A family “yearbook” or dvd of the year. My daughter obsesses over her 5th grade video yearbook so it must be a fun thing!!

    [Sandra for Grandpa–dried flowers mounted, labeled in Latin and framed in natural frames made from twigs, etc]

    Or a Memory album of special things each person has done– kids esp could do this for Dad.

    Tias–a father/son training journal.

    A recycled tied quilt or lap robe? Sew together pieces of favorite past projects or beloved clothing and “tie” them with leftover yarns?

    A shadow box filled with favorite photos, objects, quotes, small watercolors or pen/ink drawings.

    A quilt with favorite drawings transfered onto cloth.

    Water bottle “carriers” stenciled or embroidered or whatever, with a nice re-useable bottle.

    For little ones “recycled” sleep pants. Use a soft old flannel shirt, cut out the simple pattern, sew with odds/ends of thread, use elastic from a ruined pair of panty hose [tights] and, if you prefer knit cuffs, use the “good” tops of old socks. Then stencil or embroider a thermal shirt for the top. [Pants idea [minums friend’s sock idea] comes from Tightwad Gazette–which has a GREAT idea for orange juice can “armour” too–I go thru my copies of these for ideas all the time]

    Jeans recycled into book bags go over very well.

    Recycle jeans or towels into oven mits–decorate as desired.

    Most ambitious–a braided or simple woved rug. These are great ways to use up yarn and fabric or old jeans! You can also weave simple scarves that look really cool with fabric and yarn woven in.

    I honestly am looking forward to seeing what you guys come up with. We’ve discussed doing some gifts, and usually do, but nothing as ambitious! I think we’ll steal your calendar idea for Grandma–I can “scrap” a few pages, my son’s photographs and drawings on another, my daughter can draw on some. She’ll really like it. I can leave March blank for new ggrand.

  7. JoVE says:

    My mom has done bathrobes before. Just a bunch of rectangles. Drop shoulders. She often does them out of lightweight materials and then makes an envelope bag of the same material that they can be put into for travelling. Good idea if you have someone that travels a lot on business or something on your gift list.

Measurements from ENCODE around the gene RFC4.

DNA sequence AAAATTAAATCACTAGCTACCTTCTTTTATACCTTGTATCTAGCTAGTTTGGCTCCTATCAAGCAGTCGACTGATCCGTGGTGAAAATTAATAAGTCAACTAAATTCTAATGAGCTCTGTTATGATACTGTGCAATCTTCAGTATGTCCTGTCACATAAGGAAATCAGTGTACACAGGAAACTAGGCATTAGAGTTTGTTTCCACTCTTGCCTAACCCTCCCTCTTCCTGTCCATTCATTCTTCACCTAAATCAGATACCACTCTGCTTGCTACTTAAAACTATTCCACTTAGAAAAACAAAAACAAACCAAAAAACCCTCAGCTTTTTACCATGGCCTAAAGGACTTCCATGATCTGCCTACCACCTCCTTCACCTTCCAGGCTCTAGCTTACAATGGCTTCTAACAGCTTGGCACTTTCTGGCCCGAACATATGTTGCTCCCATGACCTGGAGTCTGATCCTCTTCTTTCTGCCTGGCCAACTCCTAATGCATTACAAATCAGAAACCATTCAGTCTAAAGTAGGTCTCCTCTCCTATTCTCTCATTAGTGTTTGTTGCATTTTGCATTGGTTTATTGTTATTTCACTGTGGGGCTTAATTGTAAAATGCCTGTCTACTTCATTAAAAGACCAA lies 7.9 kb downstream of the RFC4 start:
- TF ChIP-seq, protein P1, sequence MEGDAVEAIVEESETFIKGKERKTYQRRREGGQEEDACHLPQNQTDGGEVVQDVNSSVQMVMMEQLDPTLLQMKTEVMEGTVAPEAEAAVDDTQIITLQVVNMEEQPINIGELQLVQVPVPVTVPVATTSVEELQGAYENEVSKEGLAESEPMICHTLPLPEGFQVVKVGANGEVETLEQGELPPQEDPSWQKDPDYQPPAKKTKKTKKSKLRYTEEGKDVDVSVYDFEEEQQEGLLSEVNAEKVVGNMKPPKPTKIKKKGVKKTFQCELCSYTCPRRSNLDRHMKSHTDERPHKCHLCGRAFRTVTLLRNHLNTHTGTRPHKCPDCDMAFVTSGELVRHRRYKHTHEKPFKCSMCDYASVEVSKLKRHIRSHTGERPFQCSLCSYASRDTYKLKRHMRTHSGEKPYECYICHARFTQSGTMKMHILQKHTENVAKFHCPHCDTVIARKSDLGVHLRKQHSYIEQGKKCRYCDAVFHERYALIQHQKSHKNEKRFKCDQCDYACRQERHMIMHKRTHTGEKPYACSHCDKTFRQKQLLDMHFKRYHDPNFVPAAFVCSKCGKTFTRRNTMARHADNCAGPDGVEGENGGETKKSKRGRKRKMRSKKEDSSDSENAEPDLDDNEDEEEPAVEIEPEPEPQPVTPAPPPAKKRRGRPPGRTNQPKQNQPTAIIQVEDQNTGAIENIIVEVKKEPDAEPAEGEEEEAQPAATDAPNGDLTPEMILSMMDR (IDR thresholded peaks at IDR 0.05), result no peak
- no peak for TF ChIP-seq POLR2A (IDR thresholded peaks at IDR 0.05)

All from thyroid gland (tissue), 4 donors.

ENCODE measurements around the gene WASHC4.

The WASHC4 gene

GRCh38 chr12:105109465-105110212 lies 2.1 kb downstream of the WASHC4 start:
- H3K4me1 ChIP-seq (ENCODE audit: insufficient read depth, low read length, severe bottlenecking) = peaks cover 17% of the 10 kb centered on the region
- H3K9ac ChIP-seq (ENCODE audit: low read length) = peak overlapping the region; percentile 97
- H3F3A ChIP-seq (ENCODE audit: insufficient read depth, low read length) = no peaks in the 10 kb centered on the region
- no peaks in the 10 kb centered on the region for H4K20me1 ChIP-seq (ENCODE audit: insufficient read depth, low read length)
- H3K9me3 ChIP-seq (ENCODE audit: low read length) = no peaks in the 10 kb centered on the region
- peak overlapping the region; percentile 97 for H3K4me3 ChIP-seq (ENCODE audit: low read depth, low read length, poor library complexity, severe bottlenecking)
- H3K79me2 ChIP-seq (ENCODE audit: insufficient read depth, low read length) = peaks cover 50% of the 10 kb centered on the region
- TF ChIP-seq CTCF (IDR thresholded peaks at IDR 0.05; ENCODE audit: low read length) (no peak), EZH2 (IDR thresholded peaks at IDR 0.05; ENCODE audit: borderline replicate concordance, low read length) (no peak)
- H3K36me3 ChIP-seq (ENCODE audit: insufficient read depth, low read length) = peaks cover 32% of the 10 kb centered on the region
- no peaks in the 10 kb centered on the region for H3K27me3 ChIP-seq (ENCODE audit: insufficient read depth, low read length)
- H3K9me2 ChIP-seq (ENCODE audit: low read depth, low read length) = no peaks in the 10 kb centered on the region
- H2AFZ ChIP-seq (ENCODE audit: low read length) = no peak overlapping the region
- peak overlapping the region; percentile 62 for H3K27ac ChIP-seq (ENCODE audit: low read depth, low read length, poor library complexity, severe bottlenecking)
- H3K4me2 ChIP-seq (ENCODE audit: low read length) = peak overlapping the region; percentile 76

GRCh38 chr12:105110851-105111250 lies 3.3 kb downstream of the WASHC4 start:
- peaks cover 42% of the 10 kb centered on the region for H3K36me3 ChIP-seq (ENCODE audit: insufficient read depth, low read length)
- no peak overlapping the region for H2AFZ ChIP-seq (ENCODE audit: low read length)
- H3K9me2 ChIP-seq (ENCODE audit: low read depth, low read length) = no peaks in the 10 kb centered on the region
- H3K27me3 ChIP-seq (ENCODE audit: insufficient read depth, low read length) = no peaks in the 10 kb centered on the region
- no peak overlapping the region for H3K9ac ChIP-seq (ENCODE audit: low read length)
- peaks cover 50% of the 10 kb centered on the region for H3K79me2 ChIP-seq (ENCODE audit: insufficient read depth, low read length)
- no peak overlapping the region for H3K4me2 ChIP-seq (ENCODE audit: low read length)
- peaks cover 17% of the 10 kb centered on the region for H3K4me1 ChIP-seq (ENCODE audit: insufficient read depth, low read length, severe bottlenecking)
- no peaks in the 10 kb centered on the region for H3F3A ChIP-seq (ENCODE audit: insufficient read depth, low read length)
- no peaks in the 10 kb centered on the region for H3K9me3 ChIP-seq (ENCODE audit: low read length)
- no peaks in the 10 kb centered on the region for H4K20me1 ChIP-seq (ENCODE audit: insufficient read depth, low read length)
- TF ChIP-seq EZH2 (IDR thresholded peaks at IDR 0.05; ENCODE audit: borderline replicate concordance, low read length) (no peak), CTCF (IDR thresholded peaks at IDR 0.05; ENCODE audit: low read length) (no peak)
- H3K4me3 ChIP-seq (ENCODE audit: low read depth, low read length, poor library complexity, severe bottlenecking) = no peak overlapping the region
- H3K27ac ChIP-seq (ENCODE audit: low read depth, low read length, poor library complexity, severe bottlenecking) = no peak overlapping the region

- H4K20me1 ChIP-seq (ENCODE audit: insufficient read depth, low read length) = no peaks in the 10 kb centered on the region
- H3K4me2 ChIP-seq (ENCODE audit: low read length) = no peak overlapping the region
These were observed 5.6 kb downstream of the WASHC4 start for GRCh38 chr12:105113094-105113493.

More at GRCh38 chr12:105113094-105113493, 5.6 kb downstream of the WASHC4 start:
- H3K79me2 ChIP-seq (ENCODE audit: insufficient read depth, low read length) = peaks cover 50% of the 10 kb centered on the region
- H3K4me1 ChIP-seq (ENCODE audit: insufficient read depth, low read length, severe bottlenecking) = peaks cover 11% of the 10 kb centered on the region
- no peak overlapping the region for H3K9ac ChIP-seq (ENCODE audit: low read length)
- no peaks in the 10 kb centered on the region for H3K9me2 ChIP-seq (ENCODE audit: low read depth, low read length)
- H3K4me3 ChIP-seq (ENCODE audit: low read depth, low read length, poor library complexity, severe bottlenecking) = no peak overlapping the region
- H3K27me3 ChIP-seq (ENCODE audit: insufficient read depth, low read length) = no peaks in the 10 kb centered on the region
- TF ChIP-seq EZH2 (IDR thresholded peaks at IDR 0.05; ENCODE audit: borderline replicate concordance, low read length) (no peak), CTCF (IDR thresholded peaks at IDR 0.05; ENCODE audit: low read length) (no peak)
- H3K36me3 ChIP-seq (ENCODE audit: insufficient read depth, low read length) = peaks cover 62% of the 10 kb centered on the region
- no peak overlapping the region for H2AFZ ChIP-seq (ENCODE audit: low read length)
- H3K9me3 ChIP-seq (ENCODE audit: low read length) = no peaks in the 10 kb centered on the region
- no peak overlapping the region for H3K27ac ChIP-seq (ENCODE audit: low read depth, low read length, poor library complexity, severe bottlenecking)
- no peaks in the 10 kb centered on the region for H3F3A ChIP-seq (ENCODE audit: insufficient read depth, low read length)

8. Jen says:

    Hi! We’re doing the same thing…in fact, we’re ironing on embroidery transfers in about half an hour. All the men in our family love to get hankies…with a small bit of embroidery in the corner as the kids’ touch. Flour sack tea towels, embroidered, are a nice, kitchen-y gift, too.

    P.J. shorts (sewn) in flannel…especially something Christmassy…are great for guys or gals.

    Press and dry some flowers and leaves now to laminate for cards, notebook covers, gift tags, etc.

    Of course, I’m partial to knitted things (gloves, fingerless mitts, socks, hats, slippers, scarves), but I’m biased. :)

  9. Kika says:

    Hi Jen, when you say “flour sack teatowels – embroidered” does that mean you purchase simple tea towels and then embroider them?

    • Jen says:

      Yup, Kika. The towels used to be something that everyone made from the cotton bags that flour (and sugar) used to come in. But of course we can’t get our flour like that anymore. So unless you find a stash from someone’s house that were saved from years gone by, then you can purchase “flour sack tea towels” at the store. They are made from a finely woven white cotton (so that flour wouldn’t have been able to readily sift out) and are fabulous for dish-drying towels. (As opposed to terry cloth towels which are better for hand-drying.) My grandma and my great-aunt used to embroider these all the time (and they were the real McCoy…flour sacks that they had saved, cut up and hemmed and washed), so they are a bit of a “tradition” in our family.

  10. nicolaknits says:

    My kids love to make earrings with hooks and pins and glass beads from Michaels. Good gifts. Or beaded bracelets with that stretchy clear cord.

    The best things I ever made for my kids were elasticated towels. I had one when I was a kid and they are like a changing tent and towel in one. I bought yardage of terry towelling, but you could just use two towels, sew them together down the sides, hem the top and run elastic through it. My boys have used these to death – they can put them over their heads to change on the beach, or just to keep warm, and often pull them down under their arms and run around like that!

    Your children could give their artwork. Buy those dollar store canvases and let them run amok with their paints – family members love those.

    Jars of cookies of course always are welcome!

  11. carrie says:

    I just clicked the link to the list of possibilities. WOW! That is fantastic. I tend to make the same type of things each year (for friends. It is a bit easier to change things up for the fam.) I love all of your ideas.

    You can totally do a bathrobe. And if it gets messy and…er…less than fabulous, that’s ok. I mean you wear them at home around people who love you, right?

  12. craftandfound says:

    you’re already half-done with your holiday knitting?! that’s tremendous! i find that i have ten things going at once, present-wise, and so it’s hard to feel like i’m getting anything COMPLETED. but the list looms, and it’s less than 100 days until christmas!

  13. Chrissy says:

    What great ideas! I cannot wait. I have also started to think about Christmas as well. I would love to do a homemade Christmas. We will have to see just how far I can get with it.